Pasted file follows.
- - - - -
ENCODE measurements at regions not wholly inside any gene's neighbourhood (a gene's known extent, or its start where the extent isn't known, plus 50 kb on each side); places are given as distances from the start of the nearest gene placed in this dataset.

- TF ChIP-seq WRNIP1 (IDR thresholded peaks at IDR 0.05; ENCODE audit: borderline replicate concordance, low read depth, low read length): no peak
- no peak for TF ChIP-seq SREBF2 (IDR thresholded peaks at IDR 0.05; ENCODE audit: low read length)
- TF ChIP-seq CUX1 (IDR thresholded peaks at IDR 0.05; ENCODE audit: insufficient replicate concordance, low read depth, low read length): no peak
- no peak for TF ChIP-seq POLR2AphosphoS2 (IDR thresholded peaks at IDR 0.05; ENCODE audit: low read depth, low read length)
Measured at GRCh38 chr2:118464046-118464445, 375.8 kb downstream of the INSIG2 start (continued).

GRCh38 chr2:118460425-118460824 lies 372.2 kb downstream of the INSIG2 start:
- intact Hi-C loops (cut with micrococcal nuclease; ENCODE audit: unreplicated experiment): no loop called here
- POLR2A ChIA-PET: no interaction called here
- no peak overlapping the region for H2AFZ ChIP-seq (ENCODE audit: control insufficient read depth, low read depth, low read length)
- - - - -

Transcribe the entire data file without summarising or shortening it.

ENCODE measurements at regions not wholly inside any gene's neighbourhood (a gene's known extent, or its start where the extent isn't known, plus 50 kb on each side); places are given as distances from the start of the nearest gene placed in this dataset.

- TF ChIP-seq WRNIP1 (IDR thresholded peaks at IDR 0.05; ENCODE audit: borderline replicate concordance, low read depth, low read length): no peak
- no peak for TF ChIP-seq SREBF2 (IDR thresholded peaks at IDR 0.05; ENCODE audit: low read length)
- TF ChIP-seq CUX1 (IDR thresholded peaks at IDR 0.05; ENCODE audit: insufficient replicate concordance, low read depth, low read length): no peak
- no peak for TF ChIP-seq POLR2AphosphoS2 (IDR thresholded peaks at IDR 0.05; ENCODE audit: low read depth, low read length)
Measured at GRCh38 chr2:118464046-118464445, 375.8 kb downstream of the INSIG2 start (continued).

GRCh38 chr2:118460425-118460824 lies 372.2 kb downstream of the INSIG2 start:
- intact Hi-C loops (cut with micrococcal nuclease; ENCODE audit: unreplicated experiment): no loop called here
- POLR2A ChIA-PET: no interaction called here
- no peak overlapping the region for H2AFZ ChIP-seq (ENCODE audit: control insufficient read depth, low read depth, low read length)